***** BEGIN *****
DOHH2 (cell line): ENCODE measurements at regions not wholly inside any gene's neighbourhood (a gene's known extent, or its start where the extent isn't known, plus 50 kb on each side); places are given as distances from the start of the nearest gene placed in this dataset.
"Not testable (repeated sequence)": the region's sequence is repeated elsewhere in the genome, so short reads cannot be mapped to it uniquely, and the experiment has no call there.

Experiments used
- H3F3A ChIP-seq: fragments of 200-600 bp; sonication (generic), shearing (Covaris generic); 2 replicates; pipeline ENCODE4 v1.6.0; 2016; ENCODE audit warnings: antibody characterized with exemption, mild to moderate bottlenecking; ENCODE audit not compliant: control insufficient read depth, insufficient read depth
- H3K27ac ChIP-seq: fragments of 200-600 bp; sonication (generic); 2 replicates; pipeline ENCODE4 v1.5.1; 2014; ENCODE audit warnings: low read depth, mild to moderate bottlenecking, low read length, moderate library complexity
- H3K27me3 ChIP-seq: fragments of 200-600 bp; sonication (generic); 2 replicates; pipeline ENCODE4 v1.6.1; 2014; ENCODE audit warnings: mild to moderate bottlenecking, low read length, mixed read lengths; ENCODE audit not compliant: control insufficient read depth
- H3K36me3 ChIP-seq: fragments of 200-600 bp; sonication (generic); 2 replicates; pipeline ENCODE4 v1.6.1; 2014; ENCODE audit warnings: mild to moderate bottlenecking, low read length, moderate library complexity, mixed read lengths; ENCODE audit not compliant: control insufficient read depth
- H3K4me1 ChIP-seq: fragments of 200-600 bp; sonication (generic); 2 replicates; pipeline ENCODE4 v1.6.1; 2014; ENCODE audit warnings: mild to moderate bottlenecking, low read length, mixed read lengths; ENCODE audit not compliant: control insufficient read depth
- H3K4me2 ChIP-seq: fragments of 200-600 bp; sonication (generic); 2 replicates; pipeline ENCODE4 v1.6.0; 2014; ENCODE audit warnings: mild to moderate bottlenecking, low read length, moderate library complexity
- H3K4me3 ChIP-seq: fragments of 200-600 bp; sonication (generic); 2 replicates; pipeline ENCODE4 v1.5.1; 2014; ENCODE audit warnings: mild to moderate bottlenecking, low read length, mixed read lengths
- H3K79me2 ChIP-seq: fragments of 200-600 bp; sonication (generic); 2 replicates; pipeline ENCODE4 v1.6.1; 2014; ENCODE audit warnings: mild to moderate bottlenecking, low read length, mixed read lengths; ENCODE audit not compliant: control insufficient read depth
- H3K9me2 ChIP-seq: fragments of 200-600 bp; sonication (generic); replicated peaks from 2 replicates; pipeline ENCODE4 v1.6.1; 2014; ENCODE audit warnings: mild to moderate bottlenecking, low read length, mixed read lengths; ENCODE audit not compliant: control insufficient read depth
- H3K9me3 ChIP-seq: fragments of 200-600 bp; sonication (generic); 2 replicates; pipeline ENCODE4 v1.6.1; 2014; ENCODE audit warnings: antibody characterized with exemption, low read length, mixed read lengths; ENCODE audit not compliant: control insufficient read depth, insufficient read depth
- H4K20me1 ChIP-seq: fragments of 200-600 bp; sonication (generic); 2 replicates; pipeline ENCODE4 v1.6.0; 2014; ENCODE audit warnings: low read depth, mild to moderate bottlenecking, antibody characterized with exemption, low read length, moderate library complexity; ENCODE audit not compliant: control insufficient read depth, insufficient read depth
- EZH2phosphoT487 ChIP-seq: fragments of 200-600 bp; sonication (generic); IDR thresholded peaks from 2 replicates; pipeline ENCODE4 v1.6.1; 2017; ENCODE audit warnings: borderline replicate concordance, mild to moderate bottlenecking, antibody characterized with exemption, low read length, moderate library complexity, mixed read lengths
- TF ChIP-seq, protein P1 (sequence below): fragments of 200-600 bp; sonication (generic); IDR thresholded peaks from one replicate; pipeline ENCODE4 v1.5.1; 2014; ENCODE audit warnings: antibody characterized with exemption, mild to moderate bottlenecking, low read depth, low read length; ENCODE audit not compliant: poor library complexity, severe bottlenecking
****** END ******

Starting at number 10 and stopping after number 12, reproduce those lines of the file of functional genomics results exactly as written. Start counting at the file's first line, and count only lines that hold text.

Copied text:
- H3K4me3 ChIP-seq: fragments of 200-600 bp; sonication (generic); 2 replicates; pipeline ENCODE4 v1.5.1; 2014; ENCODE audit warnings: mild to moderate bottlenecking, low read length, mixed read lengths
- H3K79me2 ChIP-seq: fragments of 200-600 bp; sonication (generic); 2 replicates; pipeline ENCODE4 v1.6.1; 2014; ENCODE audit warnings: mild to moderate bottlenecking, low read length, mixed read lengths; ENCODE audit not compliant: control insufficient read depth
- H3K9me2 ChIP-seq: fragments of 200-600 bp; sonication (generic); replicated peaks from 2 replicates; pipeline ENCODE4 v1.6.1; 2014; ENCODE audit warnings: mild to moderate bottlenecking, low read length, mixed read lengths; ENCODE audit not compliant: control insufficient read depth